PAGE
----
But obviously some folk don’t want to increase hourly income to a level to help the nation’s working poor. The Iowa General Assembly proved that this year. The salary for hourly workers in the Hawkeye State remains at $7.25. A bill to increase the minimum wage to $8.00 this year then to $8.75 in 2016 died in the House of Representatives.
Iowa is not alone in this shameful practice. Although 20 states and the District of Columbia have boosted minimum wages above the federal level, not one of the 50 states has increased the minimum wage to lift full-time workers out of poverty.
The national poverty line is $24, 250 for a family of four—slightly higher in Alaska (30,320) and Hawaii (27,890). The current national minimum wage falls far short of that rung.
Under current federal law America’s worker must be paid at least $7.25 hour. However, a full-time worker who clocks 40 hours per week earns an annual gross salary of $15,080. That jumps to $16,040 at $8.00 an hour and $18.200 ($8.75)—still six thousand dollars below the national poverty line.
It will require a minimum of $12.00 an hour for a full-time worker (40 hours) supporting a family of four to reach that rung.
It’s absolutely unconscionable for any state not to require a minimum wage that gives workers a living income.
A handful of major U.S. cities, fortunately, have shown more compassion and have moved to boost workers pay. Despite these few advances, the Economic Policy Institute (EPI) confirms that low- and middle-income workers have seen virtually no growth in their inflation-adjusted income.
The related question, of course, is how many businesses—especially small ones—can afford to pay their employees at least $12.00 an hour and remain in business? Many firms most likely will either layoff workers, reduce their hours, or eliminate employee benefits.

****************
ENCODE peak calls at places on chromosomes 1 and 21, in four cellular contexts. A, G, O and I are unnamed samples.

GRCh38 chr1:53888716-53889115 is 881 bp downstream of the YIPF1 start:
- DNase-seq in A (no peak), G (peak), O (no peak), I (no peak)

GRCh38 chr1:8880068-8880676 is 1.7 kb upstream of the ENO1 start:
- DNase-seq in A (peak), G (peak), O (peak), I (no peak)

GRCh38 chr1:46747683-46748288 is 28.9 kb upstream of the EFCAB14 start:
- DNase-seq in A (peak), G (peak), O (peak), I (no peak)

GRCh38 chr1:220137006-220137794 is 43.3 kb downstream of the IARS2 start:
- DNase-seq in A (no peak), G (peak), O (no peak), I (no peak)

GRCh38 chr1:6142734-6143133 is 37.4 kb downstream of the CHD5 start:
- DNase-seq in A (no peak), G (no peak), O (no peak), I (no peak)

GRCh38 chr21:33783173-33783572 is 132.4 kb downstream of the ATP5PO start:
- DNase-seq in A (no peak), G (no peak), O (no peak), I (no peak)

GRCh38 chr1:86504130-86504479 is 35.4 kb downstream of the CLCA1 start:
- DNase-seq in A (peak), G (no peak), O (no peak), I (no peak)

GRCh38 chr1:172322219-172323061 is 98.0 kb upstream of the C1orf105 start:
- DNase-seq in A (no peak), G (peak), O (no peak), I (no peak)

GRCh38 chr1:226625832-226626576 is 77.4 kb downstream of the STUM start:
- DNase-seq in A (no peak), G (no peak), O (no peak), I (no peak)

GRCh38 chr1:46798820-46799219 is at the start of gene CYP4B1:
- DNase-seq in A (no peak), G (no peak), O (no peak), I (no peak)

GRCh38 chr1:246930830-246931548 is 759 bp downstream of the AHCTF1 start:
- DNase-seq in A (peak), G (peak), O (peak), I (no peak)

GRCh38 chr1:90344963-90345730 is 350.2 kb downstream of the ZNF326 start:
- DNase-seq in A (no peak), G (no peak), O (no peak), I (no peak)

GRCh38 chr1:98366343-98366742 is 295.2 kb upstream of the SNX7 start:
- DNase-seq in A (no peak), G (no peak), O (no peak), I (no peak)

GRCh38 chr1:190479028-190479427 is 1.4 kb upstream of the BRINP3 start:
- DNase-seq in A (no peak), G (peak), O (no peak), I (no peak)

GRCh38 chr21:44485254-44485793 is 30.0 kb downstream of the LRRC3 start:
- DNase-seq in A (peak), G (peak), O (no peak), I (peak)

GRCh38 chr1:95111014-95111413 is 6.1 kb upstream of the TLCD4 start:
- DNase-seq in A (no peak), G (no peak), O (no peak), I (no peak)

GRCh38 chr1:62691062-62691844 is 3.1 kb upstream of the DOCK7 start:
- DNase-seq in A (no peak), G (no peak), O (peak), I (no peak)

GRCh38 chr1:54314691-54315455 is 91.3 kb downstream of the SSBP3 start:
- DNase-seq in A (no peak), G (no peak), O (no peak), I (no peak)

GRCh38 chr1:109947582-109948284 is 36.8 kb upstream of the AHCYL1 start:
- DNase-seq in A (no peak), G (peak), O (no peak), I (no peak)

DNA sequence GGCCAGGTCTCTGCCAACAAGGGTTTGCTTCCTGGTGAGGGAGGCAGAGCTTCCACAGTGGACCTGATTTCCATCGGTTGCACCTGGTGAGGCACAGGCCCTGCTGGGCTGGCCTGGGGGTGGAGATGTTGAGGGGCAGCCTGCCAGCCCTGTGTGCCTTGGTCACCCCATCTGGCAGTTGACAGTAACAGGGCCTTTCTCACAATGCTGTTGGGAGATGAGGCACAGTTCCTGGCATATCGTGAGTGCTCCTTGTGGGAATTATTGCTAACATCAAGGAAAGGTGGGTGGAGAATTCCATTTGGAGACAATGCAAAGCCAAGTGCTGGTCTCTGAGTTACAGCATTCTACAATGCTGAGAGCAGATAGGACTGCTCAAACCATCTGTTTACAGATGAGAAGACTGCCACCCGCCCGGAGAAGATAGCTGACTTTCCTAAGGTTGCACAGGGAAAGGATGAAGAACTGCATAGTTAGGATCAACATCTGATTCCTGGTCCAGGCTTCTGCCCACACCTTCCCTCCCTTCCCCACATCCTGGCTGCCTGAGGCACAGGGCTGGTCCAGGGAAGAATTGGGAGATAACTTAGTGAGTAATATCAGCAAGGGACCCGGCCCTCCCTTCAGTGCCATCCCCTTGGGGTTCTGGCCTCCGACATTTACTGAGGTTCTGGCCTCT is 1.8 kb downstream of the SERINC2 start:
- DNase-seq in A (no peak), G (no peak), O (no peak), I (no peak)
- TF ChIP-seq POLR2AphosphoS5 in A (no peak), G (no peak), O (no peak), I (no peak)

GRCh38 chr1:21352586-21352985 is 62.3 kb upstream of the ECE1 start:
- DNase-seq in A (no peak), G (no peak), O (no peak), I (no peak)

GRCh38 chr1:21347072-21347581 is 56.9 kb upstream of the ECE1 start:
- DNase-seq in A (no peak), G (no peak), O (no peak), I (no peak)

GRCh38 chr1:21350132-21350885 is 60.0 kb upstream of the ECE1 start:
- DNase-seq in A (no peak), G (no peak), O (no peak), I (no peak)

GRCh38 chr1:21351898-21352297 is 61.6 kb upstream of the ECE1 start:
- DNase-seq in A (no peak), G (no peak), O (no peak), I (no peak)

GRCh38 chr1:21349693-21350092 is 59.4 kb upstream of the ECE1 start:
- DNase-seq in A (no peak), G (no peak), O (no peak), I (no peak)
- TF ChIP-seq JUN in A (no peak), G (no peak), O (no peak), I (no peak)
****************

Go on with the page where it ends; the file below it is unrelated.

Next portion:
What’s the answer?
One solution would be a tax break equal to the higher salaries companies pay their workers. Another is for the government to pick up the tab for health benefits—a possible option depending on the Supreme Court decision expected next month on government health care subsidies under the Affordable Care Act (ACA).
But these proposals will scarcely scratch the surface of what is required to improve the economic well being of America’s working poor and assure the survival of small business.
The growing field of presidential candidates must be pressured by journalists and citizens alike to provide candid, detailed proposals about how they would solve this shameful reality. Specific plans that protect both employees and employers. Failure to give adequate, specific answers should disqualify any candidate from receiving our vote.